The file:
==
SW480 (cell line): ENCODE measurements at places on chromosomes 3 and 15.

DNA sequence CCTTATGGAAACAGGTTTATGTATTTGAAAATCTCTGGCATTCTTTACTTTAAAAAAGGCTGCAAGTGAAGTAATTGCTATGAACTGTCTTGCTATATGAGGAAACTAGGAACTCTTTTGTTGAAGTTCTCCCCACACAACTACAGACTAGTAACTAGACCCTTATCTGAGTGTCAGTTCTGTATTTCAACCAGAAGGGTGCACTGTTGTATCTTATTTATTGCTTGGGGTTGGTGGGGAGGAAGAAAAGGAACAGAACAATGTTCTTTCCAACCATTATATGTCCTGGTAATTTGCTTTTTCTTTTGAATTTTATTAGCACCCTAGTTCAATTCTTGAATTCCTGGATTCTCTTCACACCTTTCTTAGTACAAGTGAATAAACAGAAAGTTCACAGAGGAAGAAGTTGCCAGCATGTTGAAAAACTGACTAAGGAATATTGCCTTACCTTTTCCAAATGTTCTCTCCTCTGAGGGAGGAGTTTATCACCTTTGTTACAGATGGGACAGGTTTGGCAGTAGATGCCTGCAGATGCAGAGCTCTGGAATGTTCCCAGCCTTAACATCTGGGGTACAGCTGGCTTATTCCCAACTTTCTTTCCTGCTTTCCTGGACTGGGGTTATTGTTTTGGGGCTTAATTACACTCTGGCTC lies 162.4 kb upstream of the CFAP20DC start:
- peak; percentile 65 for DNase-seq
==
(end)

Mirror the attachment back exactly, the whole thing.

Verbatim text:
SW480 (cell line): ENCODE measurements at places on chromosomes 3 and 15.

DNA sequence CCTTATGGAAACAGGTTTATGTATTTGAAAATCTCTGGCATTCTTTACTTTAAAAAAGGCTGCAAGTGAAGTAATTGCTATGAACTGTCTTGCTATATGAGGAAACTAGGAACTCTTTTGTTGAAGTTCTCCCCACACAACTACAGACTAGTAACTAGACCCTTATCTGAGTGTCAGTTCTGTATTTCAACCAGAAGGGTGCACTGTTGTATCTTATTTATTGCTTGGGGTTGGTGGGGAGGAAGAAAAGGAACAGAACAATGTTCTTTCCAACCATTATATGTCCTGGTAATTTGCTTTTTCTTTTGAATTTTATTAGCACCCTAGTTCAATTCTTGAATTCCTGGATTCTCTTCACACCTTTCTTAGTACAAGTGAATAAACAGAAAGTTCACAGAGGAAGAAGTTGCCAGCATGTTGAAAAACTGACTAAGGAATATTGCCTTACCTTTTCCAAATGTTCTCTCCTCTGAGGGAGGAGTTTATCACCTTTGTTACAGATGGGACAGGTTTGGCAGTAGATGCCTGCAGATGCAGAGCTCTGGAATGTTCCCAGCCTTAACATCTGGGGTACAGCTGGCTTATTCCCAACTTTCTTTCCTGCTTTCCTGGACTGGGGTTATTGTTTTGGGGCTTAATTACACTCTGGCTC lies 162.4 kb upstream of the CFAP20DC start:
- peak; percentile 65 for DNase-seq